Technically Speaking: Diving Naked

Diving historical shipwrecks, old mines or caves that were once inhabited by people is akin to travelling back in time. They are time capsules for objects and artefacts of past eras and, unless disturbed, lay in the same place they originally landed.

I held little knowledge of shipwrecks when I started my diving career and didn’t consider, let alone appreciate, the historical or cultural significance of these sites at the time.

Initial shipwreck sites I dived were naked; apart from their structures there tended to be no artefacts on them, or any objects of interest. As a novice who was diving wrecks as a first time visitor, I had no idea that there were once objects of various descriptions and interest. To me, I saw these shipwrecks as boring, uninteresting and just hulks of metal on the ocean floor.

As a result my wreck diving started to focus on trying to find the tightest hole, and try and squeeze through it! This was the level of boredom started to feel. My attention also started to focus towards marine life, as many man-made objects on sea floor tend to evolved into artificial reef systems.

Eventually I sought to learn the history of the shipwrecks I was diving. This was to bring some life and understanding to them. I started to consider them in a different light and injected some understanding as well as some mystery into the wrecks. This is still a major factor as to why I dive on shipwrecks.

Even though I found a new way to enjoy existing sites, I knew there were more virgin shipwrecks still accessible by divers. Although not all were in the shallows and meant my diving needed to improve. I also needed right equipment to access them.

Time and money spent accounted towards being able to dive new undisturbed shipwrecks; shipwrecks with artefacts still in their place untouched by any human since the ship sank.

My first virgin shipwreck totally changed my view of shipwrecks forever with a realisation of how precious time was when visiting deeper sites. I had taken for granted on the shallow wrecks. Now I tried to use every second to do something useful or just being to soak up the wreck of what I was seeing. That feeling remains exciting as that first dive, no matter how many times I descend to an undisturbed shipwreck.

Time flies on deeper wrecks and I can never get enough time to do and see everything I want to do especially when filming. The biggest challenge I face when filming a wreck is to focus on one particular aspect at a time, instead of trying to film all of the wreck in one dive. Though I must admit that I do go a bit crazy on my first dive an un-dived wreck, I just can’t help but go crazy with excitement.

Over time, I’ve become an avid protector of shipwrecks. My sentiment for protecting wrecks is because as a diver I want to have this feeling every time I descend to a shipwreck. I also want other divers to experience the excitement of descending onto a shipwreck abound with artefacts.

Once artefacts are removed, the shipwreck becomes a naked shell and no matter how historic, the site becomes boring. To me I find seeing an object on the sea floor while I am doing what I love best, is much more exciting than seeing it in someone’s lounge room, or even the museum. It’s the selfish diver in me.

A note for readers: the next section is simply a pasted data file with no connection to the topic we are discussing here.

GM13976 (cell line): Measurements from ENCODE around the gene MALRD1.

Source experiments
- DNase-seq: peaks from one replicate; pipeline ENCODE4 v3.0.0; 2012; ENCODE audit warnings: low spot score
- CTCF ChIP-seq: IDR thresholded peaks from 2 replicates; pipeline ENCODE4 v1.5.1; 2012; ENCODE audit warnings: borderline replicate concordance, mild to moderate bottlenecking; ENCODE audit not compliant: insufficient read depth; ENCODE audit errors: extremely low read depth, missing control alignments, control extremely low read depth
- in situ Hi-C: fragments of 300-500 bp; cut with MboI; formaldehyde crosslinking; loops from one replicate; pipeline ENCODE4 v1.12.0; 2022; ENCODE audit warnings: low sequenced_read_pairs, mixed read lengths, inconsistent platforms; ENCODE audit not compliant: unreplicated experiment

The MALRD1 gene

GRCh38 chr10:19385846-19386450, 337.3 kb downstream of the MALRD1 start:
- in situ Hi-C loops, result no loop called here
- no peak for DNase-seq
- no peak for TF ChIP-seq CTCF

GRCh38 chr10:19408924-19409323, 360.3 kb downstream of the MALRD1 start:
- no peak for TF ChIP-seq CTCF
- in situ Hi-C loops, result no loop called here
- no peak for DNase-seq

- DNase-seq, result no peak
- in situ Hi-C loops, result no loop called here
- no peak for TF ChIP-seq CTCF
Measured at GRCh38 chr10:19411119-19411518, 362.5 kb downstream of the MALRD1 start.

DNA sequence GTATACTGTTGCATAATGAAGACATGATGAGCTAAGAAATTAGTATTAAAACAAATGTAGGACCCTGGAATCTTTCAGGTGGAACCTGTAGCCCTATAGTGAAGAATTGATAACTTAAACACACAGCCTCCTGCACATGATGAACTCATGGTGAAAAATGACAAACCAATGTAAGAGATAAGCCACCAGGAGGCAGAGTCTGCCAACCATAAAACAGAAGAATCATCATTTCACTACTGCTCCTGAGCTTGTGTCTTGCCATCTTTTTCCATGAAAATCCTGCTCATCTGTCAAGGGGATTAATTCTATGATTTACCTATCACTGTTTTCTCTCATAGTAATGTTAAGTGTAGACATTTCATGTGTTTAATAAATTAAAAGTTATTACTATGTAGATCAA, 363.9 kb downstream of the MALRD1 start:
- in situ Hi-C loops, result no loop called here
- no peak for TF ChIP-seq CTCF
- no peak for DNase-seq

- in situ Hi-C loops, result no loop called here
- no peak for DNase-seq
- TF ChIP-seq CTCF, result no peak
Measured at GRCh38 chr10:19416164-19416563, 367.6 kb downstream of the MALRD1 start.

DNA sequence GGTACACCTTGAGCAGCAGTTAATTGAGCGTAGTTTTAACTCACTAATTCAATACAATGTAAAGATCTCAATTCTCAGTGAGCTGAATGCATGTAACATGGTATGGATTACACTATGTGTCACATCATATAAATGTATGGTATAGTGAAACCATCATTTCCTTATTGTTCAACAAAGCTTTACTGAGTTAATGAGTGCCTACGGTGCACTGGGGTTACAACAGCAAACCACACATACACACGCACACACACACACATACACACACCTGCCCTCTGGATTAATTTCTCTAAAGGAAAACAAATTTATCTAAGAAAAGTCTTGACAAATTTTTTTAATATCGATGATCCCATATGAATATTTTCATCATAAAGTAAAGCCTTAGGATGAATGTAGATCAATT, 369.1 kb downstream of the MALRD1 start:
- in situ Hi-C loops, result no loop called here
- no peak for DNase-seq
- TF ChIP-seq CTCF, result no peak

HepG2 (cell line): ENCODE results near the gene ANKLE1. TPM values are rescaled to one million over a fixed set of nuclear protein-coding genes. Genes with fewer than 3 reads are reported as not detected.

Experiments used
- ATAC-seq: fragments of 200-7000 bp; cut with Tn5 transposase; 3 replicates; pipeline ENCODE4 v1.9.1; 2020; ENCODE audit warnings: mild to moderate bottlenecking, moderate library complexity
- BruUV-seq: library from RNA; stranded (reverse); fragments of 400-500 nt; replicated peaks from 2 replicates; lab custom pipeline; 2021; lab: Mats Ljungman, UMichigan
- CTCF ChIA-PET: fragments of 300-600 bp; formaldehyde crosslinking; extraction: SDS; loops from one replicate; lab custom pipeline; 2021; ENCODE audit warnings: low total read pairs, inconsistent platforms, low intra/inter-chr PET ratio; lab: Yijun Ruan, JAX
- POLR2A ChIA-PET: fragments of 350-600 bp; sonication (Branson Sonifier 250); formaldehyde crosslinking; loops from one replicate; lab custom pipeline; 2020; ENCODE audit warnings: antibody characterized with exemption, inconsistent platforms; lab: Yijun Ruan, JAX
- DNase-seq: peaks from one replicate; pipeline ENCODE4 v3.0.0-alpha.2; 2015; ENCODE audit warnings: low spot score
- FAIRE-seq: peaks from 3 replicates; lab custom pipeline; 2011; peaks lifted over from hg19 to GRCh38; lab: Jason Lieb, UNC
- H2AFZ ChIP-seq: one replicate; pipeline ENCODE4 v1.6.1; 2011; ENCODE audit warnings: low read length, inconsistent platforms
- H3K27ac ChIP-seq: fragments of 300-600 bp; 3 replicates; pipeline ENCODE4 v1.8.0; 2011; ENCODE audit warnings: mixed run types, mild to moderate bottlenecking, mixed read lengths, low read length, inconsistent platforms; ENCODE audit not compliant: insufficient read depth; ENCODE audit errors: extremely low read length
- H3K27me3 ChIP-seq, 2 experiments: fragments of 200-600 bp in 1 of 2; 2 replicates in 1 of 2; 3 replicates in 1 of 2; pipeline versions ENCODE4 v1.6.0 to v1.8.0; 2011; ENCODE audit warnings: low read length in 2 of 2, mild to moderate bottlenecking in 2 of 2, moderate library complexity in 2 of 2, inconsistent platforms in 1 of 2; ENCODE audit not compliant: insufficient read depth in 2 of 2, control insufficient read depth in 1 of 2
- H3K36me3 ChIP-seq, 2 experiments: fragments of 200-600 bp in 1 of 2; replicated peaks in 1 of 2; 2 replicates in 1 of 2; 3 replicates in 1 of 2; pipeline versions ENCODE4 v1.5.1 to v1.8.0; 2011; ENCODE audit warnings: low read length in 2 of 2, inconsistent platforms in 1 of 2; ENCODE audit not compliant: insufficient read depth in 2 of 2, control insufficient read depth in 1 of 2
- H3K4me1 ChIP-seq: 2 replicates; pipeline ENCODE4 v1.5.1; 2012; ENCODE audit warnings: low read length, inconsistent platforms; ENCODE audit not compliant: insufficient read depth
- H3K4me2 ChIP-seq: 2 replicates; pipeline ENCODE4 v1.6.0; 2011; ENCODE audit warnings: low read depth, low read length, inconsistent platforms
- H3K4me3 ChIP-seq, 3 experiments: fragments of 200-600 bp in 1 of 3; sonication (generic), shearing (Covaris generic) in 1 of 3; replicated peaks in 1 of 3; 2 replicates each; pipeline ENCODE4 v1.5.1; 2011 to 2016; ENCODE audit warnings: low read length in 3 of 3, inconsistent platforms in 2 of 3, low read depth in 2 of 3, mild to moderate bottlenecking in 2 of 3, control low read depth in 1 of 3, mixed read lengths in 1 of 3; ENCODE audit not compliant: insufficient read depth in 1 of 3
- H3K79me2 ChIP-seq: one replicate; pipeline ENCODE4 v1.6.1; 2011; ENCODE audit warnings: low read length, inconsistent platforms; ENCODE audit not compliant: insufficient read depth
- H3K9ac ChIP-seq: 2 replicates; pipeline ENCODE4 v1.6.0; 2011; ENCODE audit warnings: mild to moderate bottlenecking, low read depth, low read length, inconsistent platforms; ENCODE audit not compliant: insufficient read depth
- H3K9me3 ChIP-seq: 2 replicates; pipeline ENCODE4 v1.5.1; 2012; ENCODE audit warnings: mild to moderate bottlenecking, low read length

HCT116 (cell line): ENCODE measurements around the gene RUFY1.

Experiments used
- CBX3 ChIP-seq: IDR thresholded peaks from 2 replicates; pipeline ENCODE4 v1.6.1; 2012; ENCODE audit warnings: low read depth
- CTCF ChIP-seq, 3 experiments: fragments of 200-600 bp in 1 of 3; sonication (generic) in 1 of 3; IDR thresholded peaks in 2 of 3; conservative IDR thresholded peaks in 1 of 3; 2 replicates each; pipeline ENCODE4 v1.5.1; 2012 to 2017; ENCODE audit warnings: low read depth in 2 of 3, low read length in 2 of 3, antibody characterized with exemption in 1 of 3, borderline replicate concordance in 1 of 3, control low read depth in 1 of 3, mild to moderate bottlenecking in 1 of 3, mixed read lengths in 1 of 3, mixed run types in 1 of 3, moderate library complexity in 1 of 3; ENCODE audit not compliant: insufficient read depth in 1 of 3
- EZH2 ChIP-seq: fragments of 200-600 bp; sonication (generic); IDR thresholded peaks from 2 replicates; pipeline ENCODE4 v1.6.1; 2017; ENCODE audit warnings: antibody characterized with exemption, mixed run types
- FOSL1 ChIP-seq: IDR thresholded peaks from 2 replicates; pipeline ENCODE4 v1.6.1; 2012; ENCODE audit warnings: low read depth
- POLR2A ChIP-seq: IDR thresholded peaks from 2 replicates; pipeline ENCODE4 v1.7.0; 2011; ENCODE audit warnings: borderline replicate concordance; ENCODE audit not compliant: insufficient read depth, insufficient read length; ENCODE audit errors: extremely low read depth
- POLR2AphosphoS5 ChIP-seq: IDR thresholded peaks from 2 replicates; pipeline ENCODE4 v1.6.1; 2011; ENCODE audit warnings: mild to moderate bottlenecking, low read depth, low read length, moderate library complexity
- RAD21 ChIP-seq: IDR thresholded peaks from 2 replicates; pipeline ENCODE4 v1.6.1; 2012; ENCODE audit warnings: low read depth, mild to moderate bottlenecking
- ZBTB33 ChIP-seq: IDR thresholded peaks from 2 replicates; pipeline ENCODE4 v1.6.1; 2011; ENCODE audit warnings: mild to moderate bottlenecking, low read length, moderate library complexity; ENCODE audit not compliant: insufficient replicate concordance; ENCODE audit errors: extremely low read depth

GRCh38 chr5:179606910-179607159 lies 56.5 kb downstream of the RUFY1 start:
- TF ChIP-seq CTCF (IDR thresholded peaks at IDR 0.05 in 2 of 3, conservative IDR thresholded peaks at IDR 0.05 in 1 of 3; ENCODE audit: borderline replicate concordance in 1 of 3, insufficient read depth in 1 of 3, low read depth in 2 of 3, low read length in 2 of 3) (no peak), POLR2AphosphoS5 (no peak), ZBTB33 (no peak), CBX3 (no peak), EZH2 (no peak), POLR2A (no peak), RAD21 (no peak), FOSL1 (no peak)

There are valid causes for bringing artefacts to the surface in some circumstances, such as identification, restoration, preservations or protection, ideally for public viewing and examination. There are also invalid causes to bring artefacts to the surface, such as private holdings. This is the old age discussion/argument that will go on forever.

As a diver though, I’d rather see artefacts left on the site where they sunk to wherever possible and practical.

Whether or not artefacts are brought to the surface, all cases need to be evaluated on a case-by-case basis and put into perspective. We can’t possibly protect every object found on sea floor. Not everything is of value either historically or monetarily. Do I still agree with them coming up though – well no.

I have spent years developing my ability towards being able to reach deep sites and I would like to able to feel the excitement every time I dive.

Artefacts not only exist on ocean floor, they can be found in old abandoned mines and even caves.  This provides another look into the past, but these are a lot harder to access and often these sites become closed to diver traffic when fossils or manmade objects are found. Not exactly the best outcome to divers’ interest and something I don’t necessarily agree with as there are still sites to be found which still have objects of interest left behind. These are usually preserved quite well in fresh cold water.

So where do we draw the line with shipwrecks? What is the value of having everything protected if there is nothing to be gained? A site with historical values should be protected, with full access to them granted so that divers can enjoy and learn about the history. In return divers need to leave artefacts on the shipwreck for all to enjoy.

But what if a site is just old with little value, do we allow divers to bring up objects, stripping the wreck further of anything interesting?

A shipwreck rich in artefacts will always excite even the most seasonal diver, no matter how many wrecks he or she has dived.

I am a diver who enjoys diving shipwrecks and its artefacts. This regardless of whether the site is historic or not, if it’s naked it’s becomes another pile of junk on the ocean floor.

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